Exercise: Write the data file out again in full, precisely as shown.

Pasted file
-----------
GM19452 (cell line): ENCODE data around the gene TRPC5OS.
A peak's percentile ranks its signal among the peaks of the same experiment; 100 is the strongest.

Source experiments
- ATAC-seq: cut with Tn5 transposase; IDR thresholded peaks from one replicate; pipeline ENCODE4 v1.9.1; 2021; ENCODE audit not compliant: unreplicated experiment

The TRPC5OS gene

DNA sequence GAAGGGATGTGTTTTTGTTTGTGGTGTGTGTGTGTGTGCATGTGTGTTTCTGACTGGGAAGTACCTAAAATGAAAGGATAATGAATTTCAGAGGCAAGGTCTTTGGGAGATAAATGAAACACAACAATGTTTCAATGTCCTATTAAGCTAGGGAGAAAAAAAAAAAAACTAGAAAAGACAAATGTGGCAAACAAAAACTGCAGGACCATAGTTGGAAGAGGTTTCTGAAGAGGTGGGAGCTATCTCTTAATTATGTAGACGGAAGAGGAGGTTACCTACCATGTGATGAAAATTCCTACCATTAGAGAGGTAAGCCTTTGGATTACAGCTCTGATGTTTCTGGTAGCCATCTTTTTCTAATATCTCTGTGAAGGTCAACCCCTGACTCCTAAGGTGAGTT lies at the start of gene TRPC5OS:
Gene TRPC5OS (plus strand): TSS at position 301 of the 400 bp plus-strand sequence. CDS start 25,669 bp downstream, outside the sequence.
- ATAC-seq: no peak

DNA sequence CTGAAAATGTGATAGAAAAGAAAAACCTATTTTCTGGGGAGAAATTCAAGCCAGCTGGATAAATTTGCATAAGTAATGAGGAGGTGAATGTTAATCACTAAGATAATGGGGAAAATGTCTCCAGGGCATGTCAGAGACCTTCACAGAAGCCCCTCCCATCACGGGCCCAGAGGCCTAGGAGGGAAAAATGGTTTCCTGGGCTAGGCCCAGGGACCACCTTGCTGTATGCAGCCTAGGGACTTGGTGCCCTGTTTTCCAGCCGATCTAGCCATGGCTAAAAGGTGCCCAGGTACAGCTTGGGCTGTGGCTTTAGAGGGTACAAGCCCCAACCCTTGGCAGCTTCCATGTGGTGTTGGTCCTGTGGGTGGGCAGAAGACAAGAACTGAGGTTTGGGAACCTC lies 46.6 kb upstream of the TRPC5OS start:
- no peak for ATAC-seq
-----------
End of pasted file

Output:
GM19452 (cell line): ENCODE data around the gene TRPC5OS.
A peak's percentile ranks its signal among the peaks of the same experiment; 100 is the strongest.

Source experiments
- ATAC-seq: cut with Tn5 transposase; IDR thresholded peaks from one replicate; pipeline ENCODE4 v1.9.1; 2021; ENCODE audit not compliant: unreplicated experiment

The TRPC5OS gene

DNA sequence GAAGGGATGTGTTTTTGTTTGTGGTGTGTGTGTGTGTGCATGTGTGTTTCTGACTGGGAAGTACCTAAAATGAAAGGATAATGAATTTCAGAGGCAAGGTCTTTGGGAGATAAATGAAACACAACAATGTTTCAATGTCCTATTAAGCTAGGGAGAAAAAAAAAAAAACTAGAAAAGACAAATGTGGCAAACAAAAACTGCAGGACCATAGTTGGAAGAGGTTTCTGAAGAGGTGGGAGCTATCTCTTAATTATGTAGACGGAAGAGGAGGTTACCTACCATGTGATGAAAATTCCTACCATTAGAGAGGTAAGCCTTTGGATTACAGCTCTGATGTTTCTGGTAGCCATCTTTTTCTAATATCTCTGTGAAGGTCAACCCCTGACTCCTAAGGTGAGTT lies at the start of gene TRPC5OS:
Gene TRPC5OS (plus strand): TSS at position 301 of the 400 bp plus-strand sequence. CDS start 25,669 bp downstream, outside the sequence.
- ATAC-seq: no peak

DNA sequence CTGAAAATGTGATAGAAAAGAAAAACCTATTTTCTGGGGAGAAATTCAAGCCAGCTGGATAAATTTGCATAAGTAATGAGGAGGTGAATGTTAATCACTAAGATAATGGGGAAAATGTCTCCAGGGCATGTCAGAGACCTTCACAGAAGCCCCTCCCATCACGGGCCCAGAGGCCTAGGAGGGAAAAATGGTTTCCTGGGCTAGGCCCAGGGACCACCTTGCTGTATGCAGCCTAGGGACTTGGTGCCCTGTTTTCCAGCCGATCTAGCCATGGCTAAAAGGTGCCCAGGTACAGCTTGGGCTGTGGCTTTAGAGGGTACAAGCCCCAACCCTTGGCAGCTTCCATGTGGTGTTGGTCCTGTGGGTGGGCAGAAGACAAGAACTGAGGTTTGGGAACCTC lies 46.6 kb upstream of the TRPC5OS start:
- no peak for ATAC-seq